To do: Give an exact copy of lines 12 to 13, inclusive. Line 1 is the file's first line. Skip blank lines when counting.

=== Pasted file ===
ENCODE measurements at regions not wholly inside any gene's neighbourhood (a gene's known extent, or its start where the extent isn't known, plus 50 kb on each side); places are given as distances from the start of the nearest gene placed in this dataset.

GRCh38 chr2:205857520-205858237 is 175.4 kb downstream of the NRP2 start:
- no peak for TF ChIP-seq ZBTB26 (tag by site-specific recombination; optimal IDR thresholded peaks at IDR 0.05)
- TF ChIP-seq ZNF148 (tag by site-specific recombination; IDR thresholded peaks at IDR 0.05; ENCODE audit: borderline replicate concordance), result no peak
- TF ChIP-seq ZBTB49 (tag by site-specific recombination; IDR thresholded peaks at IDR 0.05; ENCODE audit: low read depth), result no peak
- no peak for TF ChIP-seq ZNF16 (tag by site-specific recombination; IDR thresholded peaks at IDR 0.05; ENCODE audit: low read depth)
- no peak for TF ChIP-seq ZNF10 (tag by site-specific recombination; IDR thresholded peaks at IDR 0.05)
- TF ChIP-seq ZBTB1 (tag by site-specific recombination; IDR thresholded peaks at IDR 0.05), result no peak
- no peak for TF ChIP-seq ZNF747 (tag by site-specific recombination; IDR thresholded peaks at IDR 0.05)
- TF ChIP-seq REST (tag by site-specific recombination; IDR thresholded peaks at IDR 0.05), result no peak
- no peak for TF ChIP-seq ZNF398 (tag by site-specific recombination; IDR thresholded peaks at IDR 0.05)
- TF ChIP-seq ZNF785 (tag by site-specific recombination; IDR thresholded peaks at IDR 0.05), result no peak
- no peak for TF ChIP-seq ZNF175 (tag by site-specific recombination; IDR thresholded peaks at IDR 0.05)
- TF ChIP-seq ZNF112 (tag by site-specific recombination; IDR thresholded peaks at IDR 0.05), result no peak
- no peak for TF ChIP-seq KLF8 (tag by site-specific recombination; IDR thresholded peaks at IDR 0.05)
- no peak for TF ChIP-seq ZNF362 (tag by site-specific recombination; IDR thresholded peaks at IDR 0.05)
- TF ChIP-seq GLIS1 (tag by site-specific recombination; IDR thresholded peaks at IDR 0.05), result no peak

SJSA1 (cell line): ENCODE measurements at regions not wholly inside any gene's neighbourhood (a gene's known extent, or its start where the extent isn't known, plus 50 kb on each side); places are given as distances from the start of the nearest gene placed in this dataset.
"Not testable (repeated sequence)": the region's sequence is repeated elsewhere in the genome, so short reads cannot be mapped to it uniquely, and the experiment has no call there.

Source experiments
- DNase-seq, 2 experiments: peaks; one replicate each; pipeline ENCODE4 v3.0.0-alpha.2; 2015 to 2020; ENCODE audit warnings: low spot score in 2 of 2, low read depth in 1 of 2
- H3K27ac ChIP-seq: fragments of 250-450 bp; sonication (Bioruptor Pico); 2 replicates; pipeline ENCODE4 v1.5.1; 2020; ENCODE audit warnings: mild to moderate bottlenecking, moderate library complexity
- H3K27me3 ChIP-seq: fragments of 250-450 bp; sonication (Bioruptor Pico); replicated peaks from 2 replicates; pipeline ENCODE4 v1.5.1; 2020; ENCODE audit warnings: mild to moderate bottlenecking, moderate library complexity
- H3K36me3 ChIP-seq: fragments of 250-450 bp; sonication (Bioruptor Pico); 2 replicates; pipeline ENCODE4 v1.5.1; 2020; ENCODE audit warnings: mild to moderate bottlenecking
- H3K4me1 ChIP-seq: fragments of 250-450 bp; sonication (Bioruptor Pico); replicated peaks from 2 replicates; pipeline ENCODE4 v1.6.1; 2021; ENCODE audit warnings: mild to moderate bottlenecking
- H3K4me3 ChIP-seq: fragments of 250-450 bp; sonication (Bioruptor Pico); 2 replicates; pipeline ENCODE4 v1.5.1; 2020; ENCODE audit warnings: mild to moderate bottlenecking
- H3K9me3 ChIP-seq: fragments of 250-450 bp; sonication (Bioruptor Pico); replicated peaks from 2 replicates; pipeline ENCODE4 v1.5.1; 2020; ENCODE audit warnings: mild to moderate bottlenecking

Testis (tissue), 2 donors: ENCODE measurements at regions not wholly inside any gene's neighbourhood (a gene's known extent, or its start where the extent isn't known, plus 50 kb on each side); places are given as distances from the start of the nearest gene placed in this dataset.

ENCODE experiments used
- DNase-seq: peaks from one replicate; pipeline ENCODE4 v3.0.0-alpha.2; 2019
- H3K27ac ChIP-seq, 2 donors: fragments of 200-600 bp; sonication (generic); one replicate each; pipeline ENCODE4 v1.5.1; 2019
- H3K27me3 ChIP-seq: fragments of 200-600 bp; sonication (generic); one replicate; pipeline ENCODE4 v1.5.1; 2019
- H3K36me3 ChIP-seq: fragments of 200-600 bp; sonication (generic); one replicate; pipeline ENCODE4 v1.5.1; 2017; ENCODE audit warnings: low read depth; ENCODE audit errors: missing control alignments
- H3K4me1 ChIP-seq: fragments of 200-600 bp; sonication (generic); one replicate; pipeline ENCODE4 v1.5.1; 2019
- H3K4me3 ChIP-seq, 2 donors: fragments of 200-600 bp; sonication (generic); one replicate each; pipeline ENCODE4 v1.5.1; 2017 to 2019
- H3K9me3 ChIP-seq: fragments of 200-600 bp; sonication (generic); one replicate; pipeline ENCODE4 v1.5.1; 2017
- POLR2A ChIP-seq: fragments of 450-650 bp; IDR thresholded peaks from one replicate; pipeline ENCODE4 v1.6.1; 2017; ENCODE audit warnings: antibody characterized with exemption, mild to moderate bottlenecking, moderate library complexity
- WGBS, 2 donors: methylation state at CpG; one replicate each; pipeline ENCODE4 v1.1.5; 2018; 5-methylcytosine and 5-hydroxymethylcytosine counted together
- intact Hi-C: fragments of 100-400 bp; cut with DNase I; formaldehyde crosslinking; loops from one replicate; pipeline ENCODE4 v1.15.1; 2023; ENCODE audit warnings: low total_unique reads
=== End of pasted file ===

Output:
- TF ChIP-seq ZNF785 (tag by site-specific recombination; IDR thresholded peaks at IDR 0.05), result no peak
- no peak for TF ChIP-seq ZNF175 (tag by site-specific recombination; IDR thresholded peaks at IDR 0.05)